The kusarigama and kama are sickles; one sickle is attached to a ball-and-chain like a flail. Kusarigama requires a lot of skill and practice to use effectively.
My "meteor sticks" are mainly for fun. They can be used like a less-lethal version of kusarigama+kama, but the basic technique is more like casting a fishing pole. You whip the sticks as if drumming a wall or odaiko. This slings the weights forward to strike targets.
So, the idea is to have fun "shooting" targets with a BAP-BAP-BAP barrage of strikes. For music, the targets can be drums or chimes.
The sticks are PVC pipes, with a line running through them; the line is tipped with weights. The basic casting technique is to whip a stick forward like casting a fishing pole. This slings its weight forward, while tugging the other weight rearward. When the other weight arrives you whip the other stick forward. When you get a good rhythm going, the retracted weight will do a tight 180 just as you're whipping its stick. This efficiently retains kinetic energy going into the next strike.
You can either aim both weights at the same target, or you can get fancy with aiming at two different targets. Either way, you get a satisfyingly rapid sequence of strikes. In contrast, stabbing with a spear involves fighting inertia as you alternate between pulling back and thrusting forward. Meteor sticks let you just BAP-BAP-BAP in a continuous onslaught.
A more advanced technique is to use one side as a flail - like a kusarigama and kama, but with an extra option to tighten up the radius by moving your hands further apart. The sweeping motion can hit harder and can be hard to defend against. It can also be used to wrap around a leg to trip the enemy onto the floor, or tangle a weapon. Then the other stick can be used to attack. This technique is more advanced due to the skill and practice required for anticipating and controlling the motion of the weight, the need to get in close for followup direct strikes, and the complex combination of attack and defense possible with the two sticks. In contrast, the basic casting technique allows you to keep a distance and just try to overwhelm the enemy with endless attacks.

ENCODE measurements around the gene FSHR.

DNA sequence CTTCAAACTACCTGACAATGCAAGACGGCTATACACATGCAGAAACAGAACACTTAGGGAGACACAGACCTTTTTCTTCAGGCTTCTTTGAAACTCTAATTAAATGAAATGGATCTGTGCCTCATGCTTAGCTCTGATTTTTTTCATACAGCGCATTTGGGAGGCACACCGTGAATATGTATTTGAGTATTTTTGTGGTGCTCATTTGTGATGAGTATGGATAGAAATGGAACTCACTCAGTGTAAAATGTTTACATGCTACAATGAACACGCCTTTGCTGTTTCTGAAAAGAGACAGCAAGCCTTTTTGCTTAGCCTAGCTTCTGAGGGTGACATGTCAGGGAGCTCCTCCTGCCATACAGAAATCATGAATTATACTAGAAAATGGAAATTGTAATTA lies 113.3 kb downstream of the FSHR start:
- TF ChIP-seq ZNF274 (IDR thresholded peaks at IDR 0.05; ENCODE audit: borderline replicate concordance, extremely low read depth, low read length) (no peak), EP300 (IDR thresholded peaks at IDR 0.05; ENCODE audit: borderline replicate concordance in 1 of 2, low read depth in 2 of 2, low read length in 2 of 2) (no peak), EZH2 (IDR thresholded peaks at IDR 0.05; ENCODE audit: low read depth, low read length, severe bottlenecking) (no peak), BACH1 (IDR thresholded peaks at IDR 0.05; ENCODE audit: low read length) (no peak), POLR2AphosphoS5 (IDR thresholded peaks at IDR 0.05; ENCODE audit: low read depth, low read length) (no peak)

For a practical weapon, each stick could have a kama blade and some sort of hand guard. In a fantasy setting, a curved spike might be the best option for spiking through mail between armor plates. Or for less lethal use, the sticks could be shaped like jitte or sai to parry swords/spears/etc.
But for modern use, I think it's just a fun way to whale on stuff at a distance. So - no need for blades or spikes or crossguards. Just a couple PVC pipes, a rope, and a couple weights.
Anyway the name "meteor sticks" is obviously inspired by "meteor hammer". Also, drumsticks are meatier sticks.